Tuesday, 14 January 2020


Renowned American director Spike Lee will serve as president of the jury at the 2020 Cannes Film Festival, scheduled to take place May 12 - 23, organizers of the event have announced.

"Spike Lee's perspective is more valuable than ever,” the festival said in a statement. “Cannes is a natural homeland and a global sounding board for those who (re)awaken minds and question our stances and fixed ideas. Lee's flamboyant personality is sure to shake things up.”

The pioneering filmmaker, 62, responded that he was “honored to be the first person of the African diaspora (USA) to be named President of the Cannes Jury and of a main film festival”. He said he was “shocked, happy, surprised and proud all at the same time”.

Spike Lee (photo: N. Goode, courtesy Cannes Film Festival)
Lee has directed and acted in films such as She’s Gotta Have It, Do the Right Thing and, more recently, BlacKkKlansman - which won the Cannes Grand Prix in 2018, when he returned to the festival after a 22-year absence.

‘To me the Cannes Film Festival (besides being the most important film festival in the world - no disrespect to anybody) has had a great impact on my film career,” Lee stated. “You could easily say Cannes changed the trajectory of who I became in world cinema.”

He recalled that his relationship with Cannes “started way back in 1986”, when She's Gotta Have It (his first feature film) won the Prix de la Jeunesse in the Director's Fortnight section of the festival. Three years later, Do the Right Thing was an Official Selection in the Competition category.

“I don't have the time nor space to write about the cinematic explosion that jumped off, still relative to this, 30 years later,” said Lee, who in 2018 delivered a furious, expletive-laden criticism of U.S. President Donald Trump at the festival, following the screening of BlacKkKlansman - the story of a real-life African American policeman who managed to infiltrate the local Klu Klux Klan in Colorado.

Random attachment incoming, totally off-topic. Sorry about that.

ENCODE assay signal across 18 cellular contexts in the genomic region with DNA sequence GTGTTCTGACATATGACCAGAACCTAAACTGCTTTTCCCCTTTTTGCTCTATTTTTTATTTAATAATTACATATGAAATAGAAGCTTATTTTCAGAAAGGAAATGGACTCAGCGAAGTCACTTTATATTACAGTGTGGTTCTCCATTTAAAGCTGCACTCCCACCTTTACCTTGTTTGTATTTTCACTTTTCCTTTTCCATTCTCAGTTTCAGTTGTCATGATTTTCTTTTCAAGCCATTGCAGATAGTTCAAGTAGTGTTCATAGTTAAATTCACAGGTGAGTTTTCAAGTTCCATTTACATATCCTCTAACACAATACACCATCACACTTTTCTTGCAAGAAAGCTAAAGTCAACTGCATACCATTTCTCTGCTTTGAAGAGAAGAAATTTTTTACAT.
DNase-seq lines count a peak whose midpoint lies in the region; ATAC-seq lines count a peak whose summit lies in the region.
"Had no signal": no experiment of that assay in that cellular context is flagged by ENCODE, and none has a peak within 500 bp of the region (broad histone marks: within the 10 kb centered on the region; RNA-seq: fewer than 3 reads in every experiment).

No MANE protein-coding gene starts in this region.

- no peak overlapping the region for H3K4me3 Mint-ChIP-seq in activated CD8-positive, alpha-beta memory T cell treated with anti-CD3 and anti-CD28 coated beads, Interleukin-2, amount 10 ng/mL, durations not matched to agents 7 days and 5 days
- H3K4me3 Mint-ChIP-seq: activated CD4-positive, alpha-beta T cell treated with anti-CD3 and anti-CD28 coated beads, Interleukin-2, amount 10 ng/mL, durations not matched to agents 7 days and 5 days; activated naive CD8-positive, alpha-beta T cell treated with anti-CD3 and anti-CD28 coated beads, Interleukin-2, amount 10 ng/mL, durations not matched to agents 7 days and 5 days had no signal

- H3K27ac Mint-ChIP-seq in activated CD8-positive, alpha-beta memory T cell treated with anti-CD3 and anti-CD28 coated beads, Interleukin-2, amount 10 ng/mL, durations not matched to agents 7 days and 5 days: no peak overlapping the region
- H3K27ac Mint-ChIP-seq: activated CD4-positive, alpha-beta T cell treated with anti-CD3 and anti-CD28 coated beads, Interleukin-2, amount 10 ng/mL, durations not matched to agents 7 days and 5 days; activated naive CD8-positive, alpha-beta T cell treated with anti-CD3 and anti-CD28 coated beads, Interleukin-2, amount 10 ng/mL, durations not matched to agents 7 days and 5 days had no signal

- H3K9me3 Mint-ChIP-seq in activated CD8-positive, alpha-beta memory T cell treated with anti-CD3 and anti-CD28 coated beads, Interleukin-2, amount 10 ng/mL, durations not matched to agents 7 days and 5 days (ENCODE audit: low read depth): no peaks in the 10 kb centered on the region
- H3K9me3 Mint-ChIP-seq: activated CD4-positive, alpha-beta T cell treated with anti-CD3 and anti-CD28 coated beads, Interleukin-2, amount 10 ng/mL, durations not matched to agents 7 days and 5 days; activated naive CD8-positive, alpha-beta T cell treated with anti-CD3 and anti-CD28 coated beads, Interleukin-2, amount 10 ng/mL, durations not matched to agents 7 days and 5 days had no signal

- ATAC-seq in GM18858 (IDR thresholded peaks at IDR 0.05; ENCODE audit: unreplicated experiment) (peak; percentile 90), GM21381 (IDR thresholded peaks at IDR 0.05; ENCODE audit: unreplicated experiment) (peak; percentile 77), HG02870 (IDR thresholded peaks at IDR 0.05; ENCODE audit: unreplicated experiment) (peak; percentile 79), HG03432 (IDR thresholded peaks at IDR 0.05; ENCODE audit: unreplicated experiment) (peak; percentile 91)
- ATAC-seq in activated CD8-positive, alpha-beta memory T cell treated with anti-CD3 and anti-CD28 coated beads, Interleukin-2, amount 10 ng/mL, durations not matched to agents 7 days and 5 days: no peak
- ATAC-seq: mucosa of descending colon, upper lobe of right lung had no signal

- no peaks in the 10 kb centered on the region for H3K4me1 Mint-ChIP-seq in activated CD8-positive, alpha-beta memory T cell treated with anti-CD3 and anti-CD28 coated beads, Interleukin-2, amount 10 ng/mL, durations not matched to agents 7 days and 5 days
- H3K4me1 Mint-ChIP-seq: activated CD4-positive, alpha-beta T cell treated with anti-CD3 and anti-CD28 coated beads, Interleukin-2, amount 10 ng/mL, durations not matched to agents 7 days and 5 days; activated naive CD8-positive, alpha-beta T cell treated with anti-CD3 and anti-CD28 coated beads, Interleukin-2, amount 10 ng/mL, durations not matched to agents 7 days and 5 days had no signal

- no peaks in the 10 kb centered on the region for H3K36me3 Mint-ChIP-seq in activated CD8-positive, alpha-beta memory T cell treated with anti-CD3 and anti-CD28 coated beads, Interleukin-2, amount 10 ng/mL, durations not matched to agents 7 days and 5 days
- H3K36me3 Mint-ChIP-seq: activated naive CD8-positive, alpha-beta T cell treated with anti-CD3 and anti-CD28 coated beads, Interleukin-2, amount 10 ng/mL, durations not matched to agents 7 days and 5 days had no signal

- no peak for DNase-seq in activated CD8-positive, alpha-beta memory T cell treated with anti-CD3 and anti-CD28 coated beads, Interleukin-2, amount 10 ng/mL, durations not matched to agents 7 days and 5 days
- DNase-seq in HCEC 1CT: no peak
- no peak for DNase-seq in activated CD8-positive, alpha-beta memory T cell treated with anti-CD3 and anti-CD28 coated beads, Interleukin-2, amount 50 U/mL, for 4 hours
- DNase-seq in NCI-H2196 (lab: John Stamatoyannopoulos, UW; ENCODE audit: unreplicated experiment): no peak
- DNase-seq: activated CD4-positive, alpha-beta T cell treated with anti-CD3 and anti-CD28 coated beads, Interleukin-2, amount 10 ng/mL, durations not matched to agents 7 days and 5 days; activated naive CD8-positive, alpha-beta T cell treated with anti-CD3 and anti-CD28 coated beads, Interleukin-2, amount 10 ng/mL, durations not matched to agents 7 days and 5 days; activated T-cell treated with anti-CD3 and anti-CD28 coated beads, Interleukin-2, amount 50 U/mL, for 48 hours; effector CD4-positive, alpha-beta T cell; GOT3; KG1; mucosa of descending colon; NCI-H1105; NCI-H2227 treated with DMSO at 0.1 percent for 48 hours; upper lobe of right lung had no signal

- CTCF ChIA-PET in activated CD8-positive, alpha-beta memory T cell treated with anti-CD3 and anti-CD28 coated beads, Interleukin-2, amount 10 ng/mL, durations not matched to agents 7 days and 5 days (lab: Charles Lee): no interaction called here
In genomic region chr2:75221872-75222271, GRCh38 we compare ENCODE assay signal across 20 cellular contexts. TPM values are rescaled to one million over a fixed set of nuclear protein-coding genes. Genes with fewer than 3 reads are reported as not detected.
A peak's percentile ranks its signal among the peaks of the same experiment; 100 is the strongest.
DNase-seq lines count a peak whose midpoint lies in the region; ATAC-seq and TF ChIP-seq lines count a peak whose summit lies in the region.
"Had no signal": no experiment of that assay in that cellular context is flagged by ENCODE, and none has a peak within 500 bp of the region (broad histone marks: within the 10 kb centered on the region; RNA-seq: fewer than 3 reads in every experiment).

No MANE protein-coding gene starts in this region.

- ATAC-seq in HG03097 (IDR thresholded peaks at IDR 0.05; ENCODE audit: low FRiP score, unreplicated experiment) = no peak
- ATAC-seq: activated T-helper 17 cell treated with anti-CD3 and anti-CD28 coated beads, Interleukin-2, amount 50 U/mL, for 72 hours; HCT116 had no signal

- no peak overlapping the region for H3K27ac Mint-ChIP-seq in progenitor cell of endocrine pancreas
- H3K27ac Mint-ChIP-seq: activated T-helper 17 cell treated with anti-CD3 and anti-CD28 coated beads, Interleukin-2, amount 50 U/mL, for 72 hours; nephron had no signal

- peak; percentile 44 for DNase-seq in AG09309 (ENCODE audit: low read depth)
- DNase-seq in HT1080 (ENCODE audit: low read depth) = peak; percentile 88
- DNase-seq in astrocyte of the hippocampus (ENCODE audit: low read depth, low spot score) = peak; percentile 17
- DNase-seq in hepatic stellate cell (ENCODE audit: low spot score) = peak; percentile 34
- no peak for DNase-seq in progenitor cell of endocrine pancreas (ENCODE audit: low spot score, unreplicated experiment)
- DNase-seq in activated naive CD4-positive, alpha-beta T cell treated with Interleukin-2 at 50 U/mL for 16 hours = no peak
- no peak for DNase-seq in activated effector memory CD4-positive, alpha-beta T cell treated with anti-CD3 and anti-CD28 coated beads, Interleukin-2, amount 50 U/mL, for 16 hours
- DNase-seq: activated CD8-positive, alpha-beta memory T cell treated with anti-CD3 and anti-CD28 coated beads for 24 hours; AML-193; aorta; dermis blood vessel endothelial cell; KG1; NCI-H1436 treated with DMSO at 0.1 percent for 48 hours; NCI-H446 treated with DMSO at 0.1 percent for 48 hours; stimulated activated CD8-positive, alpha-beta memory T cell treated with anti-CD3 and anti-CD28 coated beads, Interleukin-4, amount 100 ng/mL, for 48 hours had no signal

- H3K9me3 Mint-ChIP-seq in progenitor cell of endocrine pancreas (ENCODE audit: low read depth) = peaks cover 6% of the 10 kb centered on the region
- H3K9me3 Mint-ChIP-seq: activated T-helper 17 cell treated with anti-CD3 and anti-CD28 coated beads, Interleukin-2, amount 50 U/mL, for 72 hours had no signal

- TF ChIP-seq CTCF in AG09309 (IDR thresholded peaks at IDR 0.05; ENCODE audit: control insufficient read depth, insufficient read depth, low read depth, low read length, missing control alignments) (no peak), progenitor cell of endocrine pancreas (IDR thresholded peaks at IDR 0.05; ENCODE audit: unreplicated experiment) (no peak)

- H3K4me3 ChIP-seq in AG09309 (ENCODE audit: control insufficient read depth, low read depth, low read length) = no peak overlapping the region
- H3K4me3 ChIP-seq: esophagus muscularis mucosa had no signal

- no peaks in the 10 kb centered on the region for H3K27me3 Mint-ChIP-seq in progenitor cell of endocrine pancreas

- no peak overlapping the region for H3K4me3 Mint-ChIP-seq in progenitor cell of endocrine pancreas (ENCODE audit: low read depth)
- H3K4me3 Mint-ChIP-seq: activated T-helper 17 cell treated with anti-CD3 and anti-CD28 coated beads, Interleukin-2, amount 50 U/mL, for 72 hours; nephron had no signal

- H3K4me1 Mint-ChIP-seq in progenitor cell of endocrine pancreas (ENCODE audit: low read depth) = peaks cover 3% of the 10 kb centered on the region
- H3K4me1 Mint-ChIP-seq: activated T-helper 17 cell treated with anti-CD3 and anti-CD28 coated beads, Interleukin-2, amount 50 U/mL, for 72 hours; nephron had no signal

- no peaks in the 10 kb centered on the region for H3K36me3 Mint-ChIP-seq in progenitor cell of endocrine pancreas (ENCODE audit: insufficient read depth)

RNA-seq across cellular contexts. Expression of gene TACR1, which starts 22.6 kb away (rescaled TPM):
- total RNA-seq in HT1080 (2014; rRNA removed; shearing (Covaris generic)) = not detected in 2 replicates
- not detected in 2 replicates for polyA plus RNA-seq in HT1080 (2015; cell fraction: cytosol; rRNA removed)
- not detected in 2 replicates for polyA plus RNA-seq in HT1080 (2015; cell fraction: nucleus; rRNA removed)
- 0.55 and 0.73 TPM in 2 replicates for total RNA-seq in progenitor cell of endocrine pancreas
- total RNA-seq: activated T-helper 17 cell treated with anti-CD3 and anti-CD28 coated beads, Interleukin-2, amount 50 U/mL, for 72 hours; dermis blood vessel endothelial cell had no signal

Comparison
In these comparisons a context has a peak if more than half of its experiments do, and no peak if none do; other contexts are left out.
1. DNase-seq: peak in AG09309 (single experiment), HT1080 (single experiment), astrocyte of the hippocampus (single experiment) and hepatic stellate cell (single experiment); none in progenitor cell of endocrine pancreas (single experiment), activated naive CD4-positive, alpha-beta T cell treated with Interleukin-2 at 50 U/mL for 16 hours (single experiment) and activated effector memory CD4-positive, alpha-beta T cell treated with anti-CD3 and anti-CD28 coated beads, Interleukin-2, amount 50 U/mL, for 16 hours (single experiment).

Spike Lee on the set of BlacKkKlansman (courtesy of
Cannes Film Festival).
“We have a guy in the White House … who in a defining moment … was given the chance to say we’re about love and not hate, and that (expletive deleted) did not denounce the Klan,” he told journalists then.

The festival’s directors Pierre Lescure, president, and Thierry Frémaux, general delegate, said Jan. 14 they were delighted to welcome “both the artist and the man”.

Lee, who is also a screenwriter, editor and producer, has long been popular in Europe and particularly in France, where he’s praised for bringing the “questions and contentious issues of the times to contemporary cinema”, as the festival puts it.

“He’s never lost sight of the public, setting out to raise their awareness of his causes in film after film,” the festival directors stated.

Alongside members of the Cannes Jury, to be announced mid-April, Lee will present the top Palme d'or prize at the close of the 2020 festival.

He will succeed Mexican filmmaker Alejandro González Iñárritu, whose jury awarded the Palme d’or to Korean director Bong Joon-ho's Parasite, which also recently won the Golden Globe for Best Foreign Film.

Over the past years, the festival has sought to address criticism about its traditional lack of diversity, with regards to both filmmakers from the Global South and women directors. Last year, French actress and director Mati Diop became the first black woman filmmaker to be selected in the Competition category of the festival. Her film Atlantics subsequently won the Grand Prix. - SWAN

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